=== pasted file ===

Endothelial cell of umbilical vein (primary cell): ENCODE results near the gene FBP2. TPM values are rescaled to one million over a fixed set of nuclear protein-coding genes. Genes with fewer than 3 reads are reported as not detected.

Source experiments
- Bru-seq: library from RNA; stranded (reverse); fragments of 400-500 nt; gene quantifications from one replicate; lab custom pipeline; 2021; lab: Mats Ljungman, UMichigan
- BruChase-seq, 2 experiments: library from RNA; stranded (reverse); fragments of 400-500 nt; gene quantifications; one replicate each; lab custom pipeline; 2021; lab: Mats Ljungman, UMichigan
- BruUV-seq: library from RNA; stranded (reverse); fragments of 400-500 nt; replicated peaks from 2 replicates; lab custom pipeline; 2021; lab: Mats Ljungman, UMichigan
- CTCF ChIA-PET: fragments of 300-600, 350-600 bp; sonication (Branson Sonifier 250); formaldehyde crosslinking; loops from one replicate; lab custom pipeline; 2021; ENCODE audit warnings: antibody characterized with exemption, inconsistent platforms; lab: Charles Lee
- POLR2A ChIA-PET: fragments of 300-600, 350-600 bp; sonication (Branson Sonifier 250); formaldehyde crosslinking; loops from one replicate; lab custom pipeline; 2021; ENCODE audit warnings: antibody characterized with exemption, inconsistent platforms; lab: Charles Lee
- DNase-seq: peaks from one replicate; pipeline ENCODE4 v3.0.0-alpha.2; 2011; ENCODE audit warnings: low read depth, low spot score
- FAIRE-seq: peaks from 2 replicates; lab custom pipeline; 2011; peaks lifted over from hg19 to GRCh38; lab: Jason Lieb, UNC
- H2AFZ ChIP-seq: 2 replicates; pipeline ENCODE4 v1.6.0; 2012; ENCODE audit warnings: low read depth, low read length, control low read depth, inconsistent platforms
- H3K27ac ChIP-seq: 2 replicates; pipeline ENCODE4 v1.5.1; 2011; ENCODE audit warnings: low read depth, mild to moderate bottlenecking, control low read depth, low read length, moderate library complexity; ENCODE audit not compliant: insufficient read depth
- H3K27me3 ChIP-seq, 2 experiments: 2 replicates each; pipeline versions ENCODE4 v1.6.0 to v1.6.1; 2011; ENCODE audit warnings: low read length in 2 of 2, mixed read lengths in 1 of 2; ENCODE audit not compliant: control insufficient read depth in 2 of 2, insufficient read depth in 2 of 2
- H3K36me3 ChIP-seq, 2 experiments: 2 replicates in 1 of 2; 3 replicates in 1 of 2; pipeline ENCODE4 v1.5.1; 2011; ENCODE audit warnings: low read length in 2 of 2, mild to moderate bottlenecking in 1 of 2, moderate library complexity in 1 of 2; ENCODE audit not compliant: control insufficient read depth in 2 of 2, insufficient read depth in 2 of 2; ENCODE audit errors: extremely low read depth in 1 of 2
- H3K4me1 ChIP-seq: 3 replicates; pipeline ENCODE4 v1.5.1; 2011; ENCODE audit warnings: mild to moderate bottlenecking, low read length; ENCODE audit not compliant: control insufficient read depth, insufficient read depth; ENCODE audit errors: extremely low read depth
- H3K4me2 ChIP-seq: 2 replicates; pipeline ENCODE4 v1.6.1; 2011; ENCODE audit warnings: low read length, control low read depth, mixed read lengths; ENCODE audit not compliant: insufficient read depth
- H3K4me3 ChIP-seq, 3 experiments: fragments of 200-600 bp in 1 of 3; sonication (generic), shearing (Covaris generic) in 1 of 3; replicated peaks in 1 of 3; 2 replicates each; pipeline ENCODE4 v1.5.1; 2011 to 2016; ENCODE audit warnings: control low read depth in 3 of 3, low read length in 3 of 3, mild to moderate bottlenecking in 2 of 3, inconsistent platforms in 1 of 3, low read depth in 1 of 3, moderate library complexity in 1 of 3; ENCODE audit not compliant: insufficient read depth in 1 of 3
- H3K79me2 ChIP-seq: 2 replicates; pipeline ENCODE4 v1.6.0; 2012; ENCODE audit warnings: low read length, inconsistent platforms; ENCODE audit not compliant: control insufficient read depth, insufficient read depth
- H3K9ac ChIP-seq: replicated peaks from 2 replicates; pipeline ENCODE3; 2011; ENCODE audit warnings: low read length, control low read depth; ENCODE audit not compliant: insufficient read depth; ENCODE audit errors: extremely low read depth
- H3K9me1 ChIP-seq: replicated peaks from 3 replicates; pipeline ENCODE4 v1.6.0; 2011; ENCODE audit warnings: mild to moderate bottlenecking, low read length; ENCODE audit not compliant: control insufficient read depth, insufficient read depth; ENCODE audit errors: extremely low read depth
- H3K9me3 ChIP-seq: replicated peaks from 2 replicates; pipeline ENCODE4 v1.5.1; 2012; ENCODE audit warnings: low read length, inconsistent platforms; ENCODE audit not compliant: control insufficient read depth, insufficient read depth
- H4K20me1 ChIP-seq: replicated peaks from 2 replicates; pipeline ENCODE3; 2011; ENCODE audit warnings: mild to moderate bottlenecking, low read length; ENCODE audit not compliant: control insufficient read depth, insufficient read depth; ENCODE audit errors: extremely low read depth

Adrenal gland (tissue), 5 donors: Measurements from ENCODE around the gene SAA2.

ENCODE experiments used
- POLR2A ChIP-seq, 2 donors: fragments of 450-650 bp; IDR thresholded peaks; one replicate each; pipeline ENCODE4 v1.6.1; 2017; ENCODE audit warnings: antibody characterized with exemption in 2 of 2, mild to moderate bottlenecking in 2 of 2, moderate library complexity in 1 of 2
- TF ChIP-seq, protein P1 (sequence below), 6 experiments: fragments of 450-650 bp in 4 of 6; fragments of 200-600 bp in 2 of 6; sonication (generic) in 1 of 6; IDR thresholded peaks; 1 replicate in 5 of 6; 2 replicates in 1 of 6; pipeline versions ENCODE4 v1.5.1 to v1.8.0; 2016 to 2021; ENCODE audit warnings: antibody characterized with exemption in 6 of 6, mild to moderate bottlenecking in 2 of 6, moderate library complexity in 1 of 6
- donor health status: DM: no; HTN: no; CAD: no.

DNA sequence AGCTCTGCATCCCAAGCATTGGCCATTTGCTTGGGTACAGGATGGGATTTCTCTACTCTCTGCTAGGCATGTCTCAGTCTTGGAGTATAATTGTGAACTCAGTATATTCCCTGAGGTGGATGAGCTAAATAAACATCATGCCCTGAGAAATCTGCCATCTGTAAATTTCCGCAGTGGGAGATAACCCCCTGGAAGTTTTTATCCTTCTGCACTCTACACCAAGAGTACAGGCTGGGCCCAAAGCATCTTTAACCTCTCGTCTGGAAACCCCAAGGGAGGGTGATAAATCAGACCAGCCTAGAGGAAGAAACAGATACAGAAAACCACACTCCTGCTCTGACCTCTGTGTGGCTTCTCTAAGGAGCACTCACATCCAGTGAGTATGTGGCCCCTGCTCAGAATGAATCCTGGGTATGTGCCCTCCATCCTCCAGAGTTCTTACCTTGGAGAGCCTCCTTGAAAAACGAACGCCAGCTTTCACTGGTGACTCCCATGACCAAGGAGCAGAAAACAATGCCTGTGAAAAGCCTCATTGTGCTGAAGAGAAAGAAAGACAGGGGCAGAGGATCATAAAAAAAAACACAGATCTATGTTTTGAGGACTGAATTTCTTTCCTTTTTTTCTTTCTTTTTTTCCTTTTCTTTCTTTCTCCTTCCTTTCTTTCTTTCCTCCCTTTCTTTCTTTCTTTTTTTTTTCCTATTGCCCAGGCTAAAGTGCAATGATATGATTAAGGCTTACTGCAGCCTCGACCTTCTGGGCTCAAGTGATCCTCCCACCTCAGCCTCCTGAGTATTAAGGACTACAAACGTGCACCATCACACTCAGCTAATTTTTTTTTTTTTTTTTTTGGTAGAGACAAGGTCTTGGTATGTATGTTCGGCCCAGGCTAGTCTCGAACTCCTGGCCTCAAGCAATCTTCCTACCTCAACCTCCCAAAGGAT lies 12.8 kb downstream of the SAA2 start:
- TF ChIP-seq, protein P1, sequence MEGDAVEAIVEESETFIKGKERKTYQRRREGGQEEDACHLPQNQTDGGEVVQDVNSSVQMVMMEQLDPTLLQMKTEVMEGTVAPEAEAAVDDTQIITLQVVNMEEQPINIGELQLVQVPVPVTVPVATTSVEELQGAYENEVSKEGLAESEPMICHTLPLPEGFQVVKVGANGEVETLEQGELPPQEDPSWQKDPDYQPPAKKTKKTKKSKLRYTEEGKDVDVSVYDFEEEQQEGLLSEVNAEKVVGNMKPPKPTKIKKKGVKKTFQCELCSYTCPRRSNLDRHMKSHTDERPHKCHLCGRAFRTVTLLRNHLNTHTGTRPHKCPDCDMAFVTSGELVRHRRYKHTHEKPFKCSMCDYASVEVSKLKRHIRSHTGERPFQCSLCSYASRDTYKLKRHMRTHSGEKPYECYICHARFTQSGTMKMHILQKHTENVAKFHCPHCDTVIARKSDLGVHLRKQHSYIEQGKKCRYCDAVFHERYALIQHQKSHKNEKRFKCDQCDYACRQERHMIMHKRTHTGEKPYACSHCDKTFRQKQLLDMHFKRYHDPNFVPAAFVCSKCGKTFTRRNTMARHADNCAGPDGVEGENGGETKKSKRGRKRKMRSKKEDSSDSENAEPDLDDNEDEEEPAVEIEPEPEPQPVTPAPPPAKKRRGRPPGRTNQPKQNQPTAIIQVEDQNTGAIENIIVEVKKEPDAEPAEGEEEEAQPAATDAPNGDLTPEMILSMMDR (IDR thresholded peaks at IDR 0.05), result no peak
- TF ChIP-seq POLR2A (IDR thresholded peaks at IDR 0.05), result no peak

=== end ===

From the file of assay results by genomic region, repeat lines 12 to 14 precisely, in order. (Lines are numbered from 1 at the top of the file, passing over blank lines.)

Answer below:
- H3K27me3 ChIP-seq, 2 experiments: 2 replicates each; pipeline versions ENCODE4 v1.6.0 to v1.6.1; 2011; ENCODE audit warnings: low read length in 2 of 2, mixed read lengths in 1 of 2; ENCODE audit not compliant: control insufficient read depth in 2 of 2, insufficient read depth in 2 of 2
- H3K36me3 ChIP-seq, 2 experiments: 2 replicates in 1 of 2; 3 replicates in 1 of 2; pipeline ENCODE4 v1.5.1; 2011; ENCODE audit warnings: low read length in 2 of 2, mild to moderate bottlenecking in 1 of 2, moderate library complexity in 1 of 2; ENCODE audit not compliant: control insufficient read depth in 2 of 2, insufficient read depth in 2 of 2; ENCODE audit errors: extremely low read depth in 1 of 2
- H3K4me1 ChIP-seq: 3 replicates; pipeline ENCODE4 v1.5.1; 2011; ENCODE audit warnings: mild to moderate bottlenecking, low read length; ENCODE audit not compliant: control insufficient read depth, insufficient read depth; ENCODE audit errors: extremely low read depth